Toxic Outdoor Plants

Plants don't come with a warning label--it is up to the individual to know which plants are toxic and may cause harm to children or pets who are intrigued by a tasty-looking berry or flower. Identifying toxic plants is a valuable skill that can help you avoid annoyance or tragedy when enjoying nature.

Common Lantana

A member of the verbena family, common lantana (Lantana camara) is an evergreen shrub that hails from the tropics. A familiar sight in USDA zones 8 to 11, common lantana is cultivated for its butterfly-attracting flowers and its low care requirements. The plant sports textured green leaves accented by groupings of small flowers, whose colors range from pink to orange, red, yellow and white. The drought-tolerant shrub will grow in almost any soil, in partial sun or full sunlight. Exercise caution around the green berries, which are highly toxic if eaten. The foliage of the plant is also toxic, even to livestock and many animals.

Coral Plant

A member of the spurge family, coral plant (Jatropha multifida) is a shrub or small tree native to Mexico, Central America and Brazil. The wiry plant boasts attractive coral-like blooms, which are usually a shade of hot pink. The plant is commonly grown as a specimen or container plant in tropical and subtropical areas, and can be seen in the United States in gardens in USDA zones 10 to 12. Coral plant is a drought-tolerant plant that can be cultivated in well-drained, rocky soil in either full sun or partial shade. The plant is poisonous if ingested, and the sap of the plant can be a serious skin irritant.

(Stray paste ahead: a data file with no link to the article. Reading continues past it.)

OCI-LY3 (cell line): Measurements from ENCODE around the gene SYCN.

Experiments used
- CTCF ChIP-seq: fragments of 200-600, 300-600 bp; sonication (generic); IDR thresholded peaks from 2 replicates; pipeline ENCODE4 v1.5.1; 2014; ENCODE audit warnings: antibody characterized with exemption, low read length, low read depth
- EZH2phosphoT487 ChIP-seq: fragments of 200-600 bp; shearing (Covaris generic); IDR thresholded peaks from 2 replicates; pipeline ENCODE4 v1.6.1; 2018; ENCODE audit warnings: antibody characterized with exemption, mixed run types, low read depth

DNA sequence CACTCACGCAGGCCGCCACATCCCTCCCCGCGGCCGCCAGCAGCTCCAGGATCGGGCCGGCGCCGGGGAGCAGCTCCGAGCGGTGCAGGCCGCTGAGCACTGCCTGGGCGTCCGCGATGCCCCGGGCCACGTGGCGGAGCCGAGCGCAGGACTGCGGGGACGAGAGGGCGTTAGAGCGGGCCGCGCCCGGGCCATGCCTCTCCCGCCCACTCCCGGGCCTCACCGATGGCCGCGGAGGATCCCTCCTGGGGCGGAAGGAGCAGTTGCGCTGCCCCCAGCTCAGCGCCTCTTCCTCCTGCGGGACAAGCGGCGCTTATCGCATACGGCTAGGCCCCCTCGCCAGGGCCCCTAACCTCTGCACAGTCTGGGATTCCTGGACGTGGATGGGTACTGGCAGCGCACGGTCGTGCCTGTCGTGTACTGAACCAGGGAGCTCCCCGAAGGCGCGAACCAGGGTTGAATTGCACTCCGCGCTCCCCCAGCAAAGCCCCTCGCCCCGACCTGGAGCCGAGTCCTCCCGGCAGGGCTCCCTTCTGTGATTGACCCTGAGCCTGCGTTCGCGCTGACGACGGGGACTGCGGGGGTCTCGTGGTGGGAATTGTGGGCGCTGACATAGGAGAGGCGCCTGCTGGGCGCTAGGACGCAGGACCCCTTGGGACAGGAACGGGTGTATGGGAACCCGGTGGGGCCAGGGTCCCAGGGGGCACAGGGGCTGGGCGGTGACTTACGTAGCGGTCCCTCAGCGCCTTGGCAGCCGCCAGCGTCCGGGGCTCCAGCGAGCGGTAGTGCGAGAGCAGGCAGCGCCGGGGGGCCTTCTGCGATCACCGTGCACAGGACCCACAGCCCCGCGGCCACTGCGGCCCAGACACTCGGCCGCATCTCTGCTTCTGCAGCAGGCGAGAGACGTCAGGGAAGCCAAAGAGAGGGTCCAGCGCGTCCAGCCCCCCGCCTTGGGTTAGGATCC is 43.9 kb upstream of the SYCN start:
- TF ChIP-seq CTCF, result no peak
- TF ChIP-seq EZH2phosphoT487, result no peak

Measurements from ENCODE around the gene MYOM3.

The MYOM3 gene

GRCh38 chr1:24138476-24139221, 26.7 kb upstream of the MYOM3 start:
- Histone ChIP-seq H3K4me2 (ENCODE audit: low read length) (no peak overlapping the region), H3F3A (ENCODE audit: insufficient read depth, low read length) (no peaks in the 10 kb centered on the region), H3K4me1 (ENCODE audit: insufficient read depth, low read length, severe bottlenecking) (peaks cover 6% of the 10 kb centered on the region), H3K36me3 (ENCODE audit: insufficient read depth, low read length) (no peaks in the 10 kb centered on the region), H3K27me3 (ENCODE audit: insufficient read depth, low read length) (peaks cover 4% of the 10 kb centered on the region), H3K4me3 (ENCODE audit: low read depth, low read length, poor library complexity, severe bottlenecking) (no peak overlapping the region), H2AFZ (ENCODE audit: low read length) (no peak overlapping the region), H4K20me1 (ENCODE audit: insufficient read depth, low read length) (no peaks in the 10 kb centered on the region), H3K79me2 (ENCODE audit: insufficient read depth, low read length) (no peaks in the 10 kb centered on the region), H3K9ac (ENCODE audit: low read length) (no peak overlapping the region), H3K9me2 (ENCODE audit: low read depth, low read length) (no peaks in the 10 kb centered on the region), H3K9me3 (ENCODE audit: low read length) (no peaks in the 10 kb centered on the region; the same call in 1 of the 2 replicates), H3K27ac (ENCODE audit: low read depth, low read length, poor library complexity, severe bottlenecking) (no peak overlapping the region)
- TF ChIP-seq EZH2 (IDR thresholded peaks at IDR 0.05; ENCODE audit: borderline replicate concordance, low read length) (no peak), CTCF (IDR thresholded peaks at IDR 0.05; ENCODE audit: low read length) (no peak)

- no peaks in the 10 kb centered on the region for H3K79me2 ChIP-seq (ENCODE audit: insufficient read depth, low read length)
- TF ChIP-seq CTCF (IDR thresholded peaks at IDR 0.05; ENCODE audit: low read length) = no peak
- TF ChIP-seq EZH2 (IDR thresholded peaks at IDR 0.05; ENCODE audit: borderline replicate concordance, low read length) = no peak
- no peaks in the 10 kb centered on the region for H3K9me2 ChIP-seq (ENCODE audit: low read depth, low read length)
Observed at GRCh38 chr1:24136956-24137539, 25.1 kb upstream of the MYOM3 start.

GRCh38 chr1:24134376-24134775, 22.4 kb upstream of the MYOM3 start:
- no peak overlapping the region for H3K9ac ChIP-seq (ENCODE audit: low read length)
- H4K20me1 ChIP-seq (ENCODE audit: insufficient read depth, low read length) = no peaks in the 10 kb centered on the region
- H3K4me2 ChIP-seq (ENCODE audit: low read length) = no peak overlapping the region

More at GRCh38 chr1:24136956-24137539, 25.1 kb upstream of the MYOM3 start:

Jimson Weed

A member of the nightshade family, jimson weed (Datura stramonium), also called devil's weed or locoweed, is a flowering plant that boasts large jagged leaves and trumpet shaped white or purplish flowers. A native of North America, Jimson weed is sometimes cultivated as an ornamental in USDA zones 3 to 9--although it is more frequently discovered as a weed. The plant grows in full sun or shade, in most soil types so long as it gets a little bit of water. The plant is highly toxic, and deadly in rare instances. Cultivating the plant is banned in some states, so check if the plant is legal before cultivating.

Keywords: toxic plants, plant types, outdoor plants

About this Author

Michelle Wishhart is a writer based out of Astoria, Ore. She has been writing professionally for five years, starting with her position as a staff arts writer for an alternative weekly paper in Santa Cruz. She has a B.A. in fine arts from the University of California in Santa Cruz and a minor in English literature.